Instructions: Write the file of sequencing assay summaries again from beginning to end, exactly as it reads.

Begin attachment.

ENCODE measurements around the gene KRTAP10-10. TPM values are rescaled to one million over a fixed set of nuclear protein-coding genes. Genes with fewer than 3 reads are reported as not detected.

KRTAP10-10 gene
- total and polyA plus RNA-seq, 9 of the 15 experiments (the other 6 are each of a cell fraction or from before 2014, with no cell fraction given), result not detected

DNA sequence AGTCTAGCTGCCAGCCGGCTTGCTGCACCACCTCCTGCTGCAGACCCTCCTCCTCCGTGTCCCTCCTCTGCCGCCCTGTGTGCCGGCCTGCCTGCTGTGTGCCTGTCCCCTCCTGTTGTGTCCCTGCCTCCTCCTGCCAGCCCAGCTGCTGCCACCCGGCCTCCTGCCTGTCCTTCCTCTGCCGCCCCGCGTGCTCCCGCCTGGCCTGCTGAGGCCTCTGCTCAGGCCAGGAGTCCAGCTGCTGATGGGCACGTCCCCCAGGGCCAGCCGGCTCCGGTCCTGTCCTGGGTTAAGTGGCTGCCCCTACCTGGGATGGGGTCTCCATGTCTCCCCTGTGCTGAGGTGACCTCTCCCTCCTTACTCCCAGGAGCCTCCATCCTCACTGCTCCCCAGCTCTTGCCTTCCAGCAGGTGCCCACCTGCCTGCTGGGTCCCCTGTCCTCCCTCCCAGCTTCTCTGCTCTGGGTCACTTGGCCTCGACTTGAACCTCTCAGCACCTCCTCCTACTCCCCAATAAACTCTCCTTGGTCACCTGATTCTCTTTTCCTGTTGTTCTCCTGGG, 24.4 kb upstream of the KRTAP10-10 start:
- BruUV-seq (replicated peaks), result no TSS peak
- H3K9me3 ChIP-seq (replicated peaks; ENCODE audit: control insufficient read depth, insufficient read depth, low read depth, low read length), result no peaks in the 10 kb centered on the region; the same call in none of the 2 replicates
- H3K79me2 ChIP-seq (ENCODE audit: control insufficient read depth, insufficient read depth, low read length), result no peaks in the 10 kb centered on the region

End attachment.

ENCODE measurements around the gene KRTAP10-10. TPM values are rescaled to one million over a fixed set of nuclear protein-coding genes. Genes with fewer than 3 reads are reported as not detected.

KRTAP10-10 gene
- total and polyA plus RNA-seq, 9 of the 15 experiments (the other 6 are each of a cell fraction or from before 2014, with no cell fraction given), result not detected

DNA sequence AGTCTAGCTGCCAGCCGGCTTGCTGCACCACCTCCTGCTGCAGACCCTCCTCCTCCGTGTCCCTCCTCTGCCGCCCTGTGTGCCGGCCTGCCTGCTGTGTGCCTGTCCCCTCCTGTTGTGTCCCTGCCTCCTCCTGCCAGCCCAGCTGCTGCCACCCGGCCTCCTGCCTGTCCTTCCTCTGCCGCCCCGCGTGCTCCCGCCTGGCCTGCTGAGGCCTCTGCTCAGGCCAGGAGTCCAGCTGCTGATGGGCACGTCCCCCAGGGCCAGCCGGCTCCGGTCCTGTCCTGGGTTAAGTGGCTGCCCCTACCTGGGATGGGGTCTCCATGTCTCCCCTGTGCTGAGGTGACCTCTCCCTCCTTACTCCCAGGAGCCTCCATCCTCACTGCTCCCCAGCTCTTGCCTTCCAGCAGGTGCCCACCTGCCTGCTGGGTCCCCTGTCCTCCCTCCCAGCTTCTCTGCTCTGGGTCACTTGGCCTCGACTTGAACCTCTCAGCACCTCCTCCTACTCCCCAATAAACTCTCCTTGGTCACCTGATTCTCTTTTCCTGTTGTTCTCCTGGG, 24.4 kb upstream of the KRTAP10-10 start:
- BruUV-seq (replicated peaks), result no TSS peak
- H3K9me3 ChIP-seq (replicated peaks; ENCODE audit: control insufficient read depth, insufficient read depth, low read depth, low read length), result no peaks in the 10 kb centered on the region; the same call in none of the 2 replicates
- H3K79me2 ChIP-seq (ENCODE audit: control insufficient read depth, insufficient read depth, low read length), result no peaks in the 10 kb centered on the region